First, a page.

Laurie Penny is a contributing editor to the New Statesman. She is the author of five books, most recently Unspeakable Things.

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We still have time to change our minds on Brexit

The British people will soon find they have been misled. 

On the radio on 29 March 2017, another "independence day" for rejoicing Brexiteers, former SNP leader Alex Salmond and former Ukip leader Nigel Farage battled hard over the ramifications of Brexit. Here are two people who could be responsible for the break-up of the United Kingdom. Farage said it was a day we were getting our country back.

Yet let alone getting our country back, we could be losing our country. And what is so frustrating is that not only have we always had our country by being part of the European Union, but we have had the best of both worlds.

It is Philip Hammond who said: “We cannot cherry pick, we cannot have our cake and eat it too”. The irony is that we have had our cake and eaten it, too.

We are not in Schengen, we are not in the euro and we make the laws that affect our daily lives in Westminster – not in Europe – be it our taxes, be it our planning laws, be it business rates, be it tax credits, be it benefits or welfare, be it healthcare. We measure our roads in miles because we choose to and we pour our beer in pints because we choose to. We have not been part of any move towards further integration and an EU super-state, let alone the EU army.

Since the formation of the EU, Britain has had the highest cumulative GDP growth of any country in the EU – 62 per cent, compared with Germany at 35 per cent. We have done well out of being part of the EU. What we have embarked on in the form of Brexit is utter folly.

The triggering of Article 50 now is a self-imposed deadline by the Prime Minister for purely political reasons. She wants to fix the two-year process to end by March 2019 well in time to go into the election in 2020, with the negotiations completed.

There is nothing more or less to this timing. People need to wake up to this. Why else would she trigger Article 50 before the French and German elections, when we know Europe’s attention will be elsewhere?

We are going to waste six months of those two years, all because Prime Minister Theresa May hopes the negotiations are complete before her term comes to an end. I can guarantee that the British people will soon become aware of this plot. The Emperor has no clothes.

Reading through the letter that has been delivered to the EU and listening to the Prime Minister’s statement in Parliament today amounted to reading and listening to pure platitudes and, quite frankly, hot air. It recalls the meaningless phrase, "Brexit means Brexit".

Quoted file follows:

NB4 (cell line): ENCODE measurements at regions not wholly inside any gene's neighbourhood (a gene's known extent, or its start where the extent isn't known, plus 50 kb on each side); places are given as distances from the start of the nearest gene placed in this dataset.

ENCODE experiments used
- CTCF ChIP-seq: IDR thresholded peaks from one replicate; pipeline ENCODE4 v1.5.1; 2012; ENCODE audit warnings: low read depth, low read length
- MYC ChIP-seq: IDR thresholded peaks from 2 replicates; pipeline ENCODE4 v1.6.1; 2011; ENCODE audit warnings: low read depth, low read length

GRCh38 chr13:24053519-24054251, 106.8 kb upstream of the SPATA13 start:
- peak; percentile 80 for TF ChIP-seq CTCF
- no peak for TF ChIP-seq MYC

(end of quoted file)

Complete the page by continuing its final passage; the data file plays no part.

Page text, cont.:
What the letter and the statement very clearly outlined is how complex the negotiations are going to be over the next two years. In fact, they admit that it is unlikely that they are going to be able to conclude negotiations within the two-year period set aside.

That is not the only way in which the British people have been misled. The Conservative party manifesto clearly stated that staying in the single market was a priority. Now the Prime Minister has very clearly stated in her Lancaster House speech, and in Parliament on 29 March that we are not going to be staying in the single market.

Had the British people been told this by the Leave campaign, I can guarantee many people would not have voted to leave.

Had British businesses been consulted, British businesses unanimously – small, medium and large – would have said they appreciate and benefit from the single market, the free movement of goods and services, the movement of people, the three million people from the EU that work in the UK, who we need. We have an unemployment rate of under 5 per cent – what would we do without these 3m people?

Furthermore, this country is one of the leaders in the world in financial services, which benefits from being able to operate freely in the European Union and our businesses benefit from that as a result. We benefit from exporting, tariff-free, to every EU country. That is now in jeopardy as well.

The Prime Minister’s letter to the EU talks with bravado about our demands for a fair negotiation, when we in Britain are in the very weakest position to negotiate. We are just one country up against 27 countries, the European Commission and the European Council and the European Parliament. India, the US and the rest of the world do not want us to leave the European Union.

The Prime Minister’s letter of notice already talks of transitional deals beyond the two years. No country, no business and no economy likes uncertainty for such a prolonged period. This letter not just prolongs but accentuates the uncertainty that the UK is going to face in the coming years.

Britain is one of the three largest recipients of inward investment in the world and our economy depends on inward investment. Since the referendum, the pound has fallen 20 per cent. That is a clear signal from the world, saying, "We do not like this uncertainty and we do not like Brexit."

Though the Prime Minister said there is it no turning back, if we come to our senses we will not leave the EU. Article 50 is revocable. At any time from today we can decide we want to stay on.

That is for the benefit of the British economy, for keeping the United Kingdom "United", and for Europe as a whole – let alone the global economy.

Lord Bilimoria is the founder and chairman of Cobra Beer, Chancellor of the University of Birmingham and the founding Chairman of the UK-India Business Council.